After the respondents had filed their individual Answers, respondents Henry See, Freddie Go and Benedict Que filed a motion to set the case for hearing on special affirmative defenses on July 8, 2004. On the other hand, respondents AWG, Petrosa, and UCB filed a motion for summary judgment on April 13, 2005, admitting as true the facts stated in the petitioners' complaint, but claiming that the petitioners had no legal right to the properties in question.THE RTC RESOLUTION
On August 23, 2005, the RTC issued a resolution, 
granting the motion for summary judgment filed by AWG, Petrosa and UCB, and dismissing the petitioners' complaint. According to the RTC, while the petitioners alleged bad faith and malice on the part of Ouano when she sold the same properties to the National Airports Corporation, they never alleged bad faith on the part of the buyer, the National Airports Corporation. Since good faith is always presumed, the RTC concluded that the National Airports Corporation was a buyer in good faith and its registration of the properties in its name effectively transferred ownership over the two lots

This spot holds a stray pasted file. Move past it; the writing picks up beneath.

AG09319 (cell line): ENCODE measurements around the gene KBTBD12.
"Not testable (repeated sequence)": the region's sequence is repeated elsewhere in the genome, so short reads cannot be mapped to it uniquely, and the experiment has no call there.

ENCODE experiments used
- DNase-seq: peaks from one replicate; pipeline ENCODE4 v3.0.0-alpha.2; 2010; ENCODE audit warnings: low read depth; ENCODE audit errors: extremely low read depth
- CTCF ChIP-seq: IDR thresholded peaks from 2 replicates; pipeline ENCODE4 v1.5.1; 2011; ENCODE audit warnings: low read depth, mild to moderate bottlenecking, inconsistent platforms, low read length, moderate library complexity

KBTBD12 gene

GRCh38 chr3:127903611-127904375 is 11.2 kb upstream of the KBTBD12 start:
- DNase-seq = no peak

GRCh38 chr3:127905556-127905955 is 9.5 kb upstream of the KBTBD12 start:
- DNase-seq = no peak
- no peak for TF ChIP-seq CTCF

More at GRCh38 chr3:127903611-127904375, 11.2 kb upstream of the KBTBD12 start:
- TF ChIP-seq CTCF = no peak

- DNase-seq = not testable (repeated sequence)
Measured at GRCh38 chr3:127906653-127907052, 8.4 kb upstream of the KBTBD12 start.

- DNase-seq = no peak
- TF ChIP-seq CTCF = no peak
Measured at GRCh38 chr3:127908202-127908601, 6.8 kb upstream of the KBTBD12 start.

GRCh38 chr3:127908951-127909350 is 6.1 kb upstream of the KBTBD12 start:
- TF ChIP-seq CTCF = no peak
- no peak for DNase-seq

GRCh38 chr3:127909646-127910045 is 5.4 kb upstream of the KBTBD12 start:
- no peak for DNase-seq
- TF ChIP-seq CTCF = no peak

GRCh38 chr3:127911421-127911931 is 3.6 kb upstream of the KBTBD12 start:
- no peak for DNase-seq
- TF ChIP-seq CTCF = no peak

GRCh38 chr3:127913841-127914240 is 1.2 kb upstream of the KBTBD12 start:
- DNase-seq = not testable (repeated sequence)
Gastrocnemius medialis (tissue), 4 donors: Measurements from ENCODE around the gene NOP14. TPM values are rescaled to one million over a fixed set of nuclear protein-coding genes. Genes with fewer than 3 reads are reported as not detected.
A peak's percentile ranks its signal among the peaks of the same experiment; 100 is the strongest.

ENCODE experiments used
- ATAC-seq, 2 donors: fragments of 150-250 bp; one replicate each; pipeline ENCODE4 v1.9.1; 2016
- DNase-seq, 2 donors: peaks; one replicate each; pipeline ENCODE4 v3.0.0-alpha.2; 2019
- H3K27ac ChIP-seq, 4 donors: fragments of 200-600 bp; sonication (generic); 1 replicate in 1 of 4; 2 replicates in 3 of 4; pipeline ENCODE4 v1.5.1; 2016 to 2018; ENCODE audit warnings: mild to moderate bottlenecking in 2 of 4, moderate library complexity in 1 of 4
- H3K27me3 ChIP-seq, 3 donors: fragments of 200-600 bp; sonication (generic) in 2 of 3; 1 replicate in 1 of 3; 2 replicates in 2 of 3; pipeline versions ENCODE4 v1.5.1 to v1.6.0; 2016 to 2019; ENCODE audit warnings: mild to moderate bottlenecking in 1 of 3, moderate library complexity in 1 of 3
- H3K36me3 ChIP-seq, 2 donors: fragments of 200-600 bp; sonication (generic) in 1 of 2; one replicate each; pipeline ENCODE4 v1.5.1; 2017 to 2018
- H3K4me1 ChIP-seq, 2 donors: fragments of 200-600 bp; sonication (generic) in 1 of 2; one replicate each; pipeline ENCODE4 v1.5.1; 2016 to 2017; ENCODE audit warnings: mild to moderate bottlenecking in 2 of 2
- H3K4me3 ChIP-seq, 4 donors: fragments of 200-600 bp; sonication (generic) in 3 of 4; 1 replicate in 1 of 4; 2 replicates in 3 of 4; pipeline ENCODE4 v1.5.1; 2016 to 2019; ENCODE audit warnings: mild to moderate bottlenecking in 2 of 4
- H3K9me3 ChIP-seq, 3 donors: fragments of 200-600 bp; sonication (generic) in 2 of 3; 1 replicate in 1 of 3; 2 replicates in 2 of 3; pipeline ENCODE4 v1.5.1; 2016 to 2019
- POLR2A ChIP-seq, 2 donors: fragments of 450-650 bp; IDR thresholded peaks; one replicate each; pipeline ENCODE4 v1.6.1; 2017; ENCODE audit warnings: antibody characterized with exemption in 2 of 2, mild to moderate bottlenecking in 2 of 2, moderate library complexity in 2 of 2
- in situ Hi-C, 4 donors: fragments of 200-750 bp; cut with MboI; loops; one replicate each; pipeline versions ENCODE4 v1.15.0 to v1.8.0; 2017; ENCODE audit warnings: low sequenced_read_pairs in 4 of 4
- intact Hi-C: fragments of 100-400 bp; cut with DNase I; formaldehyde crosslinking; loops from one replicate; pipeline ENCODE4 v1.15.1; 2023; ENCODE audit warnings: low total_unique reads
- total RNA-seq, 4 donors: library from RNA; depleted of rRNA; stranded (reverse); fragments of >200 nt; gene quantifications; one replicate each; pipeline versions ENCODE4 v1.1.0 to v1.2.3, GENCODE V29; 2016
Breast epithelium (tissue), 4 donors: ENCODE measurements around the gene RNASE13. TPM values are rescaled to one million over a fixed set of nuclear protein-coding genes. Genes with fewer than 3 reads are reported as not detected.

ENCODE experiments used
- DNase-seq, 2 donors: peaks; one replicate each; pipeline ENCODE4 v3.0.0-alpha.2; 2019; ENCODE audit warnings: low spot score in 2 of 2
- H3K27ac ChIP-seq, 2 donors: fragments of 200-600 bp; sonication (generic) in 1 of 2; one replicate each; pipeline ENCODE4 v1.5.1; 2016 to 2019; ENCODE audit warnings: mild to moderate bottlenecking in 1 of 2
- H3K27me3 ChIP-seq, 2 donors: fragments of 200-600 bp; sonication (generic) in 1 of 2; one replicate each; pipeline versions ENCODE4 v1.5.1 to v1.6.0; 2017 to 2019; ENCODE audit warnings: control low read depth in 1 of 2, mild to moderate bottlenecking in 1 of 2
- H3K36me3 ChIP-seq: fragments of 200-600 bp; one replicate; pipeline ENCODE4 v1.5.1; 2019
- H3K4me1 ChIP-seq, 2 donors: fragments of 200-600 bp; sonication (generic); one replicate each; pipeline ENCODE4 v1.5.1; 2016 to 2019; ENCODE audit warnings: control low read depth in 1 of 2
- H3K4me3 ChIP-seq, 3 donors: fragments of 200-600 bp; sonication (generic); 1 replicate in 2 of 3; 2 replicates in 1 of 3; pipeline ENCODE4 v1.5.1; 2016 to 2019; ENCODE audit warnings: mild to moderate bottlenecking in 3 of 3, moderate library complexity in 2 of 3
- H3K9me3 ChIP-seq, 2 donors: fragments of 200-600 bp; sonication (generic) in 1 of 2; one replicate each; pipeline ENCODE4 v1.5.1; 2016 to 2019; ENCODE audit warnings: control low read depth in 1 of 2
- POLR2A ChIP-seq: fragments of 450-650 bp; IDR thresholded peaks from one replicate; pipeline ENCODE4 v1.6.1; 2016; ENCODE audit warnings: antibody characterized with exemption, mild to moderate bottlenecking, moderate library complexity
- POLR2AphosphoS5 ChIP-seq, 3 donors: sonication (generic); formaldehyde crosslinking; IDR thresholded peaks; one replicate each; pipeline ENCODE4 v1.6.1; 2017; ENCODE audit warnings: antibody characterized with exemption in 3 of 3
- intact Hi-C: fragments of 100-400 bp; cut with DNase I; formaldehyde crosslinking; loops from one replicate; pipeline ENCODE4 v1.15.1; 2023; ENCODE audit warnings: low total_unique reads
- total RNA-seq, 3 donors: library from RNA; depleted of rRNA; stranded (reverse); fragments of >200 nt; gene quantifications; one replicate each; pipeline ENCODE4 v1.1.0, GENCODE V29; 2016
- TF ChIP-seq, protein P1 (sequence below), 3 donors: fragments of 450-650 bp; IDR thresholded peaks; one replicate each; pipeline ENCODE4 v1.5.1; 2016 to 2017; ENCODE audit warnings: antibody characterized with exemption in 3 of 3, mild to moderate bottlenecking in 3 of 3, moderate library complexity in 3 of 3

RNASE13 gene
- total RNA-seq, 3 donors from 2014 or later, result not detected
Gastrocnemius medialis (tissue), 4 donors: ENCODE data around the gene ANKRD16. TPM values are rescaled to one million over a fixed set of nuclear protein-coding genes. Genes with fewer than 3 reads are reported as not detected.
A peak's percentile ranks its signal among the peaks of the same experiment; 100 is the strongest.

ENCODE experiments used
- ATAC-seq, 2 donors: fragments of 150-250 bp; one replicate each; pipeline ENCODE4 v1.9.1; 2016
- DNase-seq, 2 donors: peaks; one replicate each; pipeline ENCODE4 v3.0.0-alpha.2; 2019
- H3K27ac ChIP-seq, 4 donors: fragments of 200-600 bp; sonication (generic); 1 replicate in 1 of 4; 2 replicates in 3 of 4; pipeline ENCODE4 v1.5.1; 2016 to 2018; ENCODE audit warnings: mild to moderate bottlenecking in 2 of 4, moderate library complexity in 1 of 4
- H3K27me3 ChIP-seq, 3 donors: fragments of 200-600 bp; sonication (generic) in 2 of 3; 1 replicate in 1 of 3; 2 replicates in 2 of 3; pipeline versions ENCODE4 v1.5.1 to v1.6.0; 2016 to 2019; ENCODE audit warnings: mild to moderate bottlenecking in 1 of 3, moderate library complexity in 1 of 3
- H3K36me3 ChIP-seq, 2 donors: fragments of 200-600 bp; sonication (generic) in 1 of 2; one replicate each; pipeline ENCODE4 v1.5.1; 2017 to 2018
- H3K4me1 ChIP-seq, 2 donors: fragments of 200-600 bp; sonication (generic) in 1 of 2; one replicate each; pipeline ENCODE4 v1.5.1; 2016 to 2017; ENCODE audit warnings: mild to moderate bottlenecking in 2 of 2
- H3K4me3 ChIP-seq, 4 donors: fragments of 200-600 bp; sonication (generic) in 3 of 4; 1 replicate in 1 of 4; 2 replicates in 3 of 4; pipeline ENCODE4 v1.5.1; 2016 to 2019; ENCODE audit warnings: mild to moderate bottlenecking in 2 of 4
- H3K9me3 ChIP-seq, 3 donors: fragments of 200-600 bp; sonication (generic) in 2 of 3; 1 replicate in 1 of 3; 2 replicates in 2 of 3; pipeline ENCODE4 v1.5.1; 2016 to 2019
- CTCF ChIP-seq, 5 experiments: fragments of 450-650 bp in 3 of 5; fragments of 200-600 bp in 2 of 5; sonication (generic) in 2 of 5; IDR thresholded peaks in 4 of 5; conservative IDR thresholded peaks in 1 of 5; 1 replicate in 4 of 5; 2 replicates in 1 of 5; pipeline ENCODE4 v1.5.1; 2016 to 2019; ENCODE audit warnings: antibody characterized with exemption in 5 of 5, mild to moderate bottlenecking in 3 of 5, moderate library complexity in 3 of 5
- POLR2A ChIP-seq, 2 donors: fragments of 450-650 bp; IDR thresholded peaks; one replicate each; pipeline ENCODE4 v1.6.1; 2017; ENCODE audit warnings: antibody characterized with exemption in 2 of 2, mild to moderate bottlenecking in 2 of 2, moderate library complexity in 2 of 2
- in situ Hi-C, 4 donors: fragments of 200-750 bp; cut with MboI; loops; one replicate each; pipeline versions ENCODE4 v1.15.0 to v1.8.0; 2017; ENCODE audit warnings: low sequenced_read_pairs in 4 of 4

, free from all the unrecorded prior transactions involving these properties, including the prior sale of the lots to Cobarde
As the RTC explained, the unregistered sale of the lots by Ouano to Cobarde was merely an in personam
transaction, which bound only the parties. On the other hand, the registered sale between Ouano and the National Airports Corporation, a buyer in good faith, was an in rem
transaction that bound the whole world. Since Cobarde's rights to the properties had already been cut off with their registration in the name of the National Airports Corporation, he could not sell any legal interest in these properties to the Cabigas spouses.
Hence, under the Torrens system, the petitioners are strangers to the lots and they had no legally recognized interest binding it in rem
that the courts could protect and enforce against the world.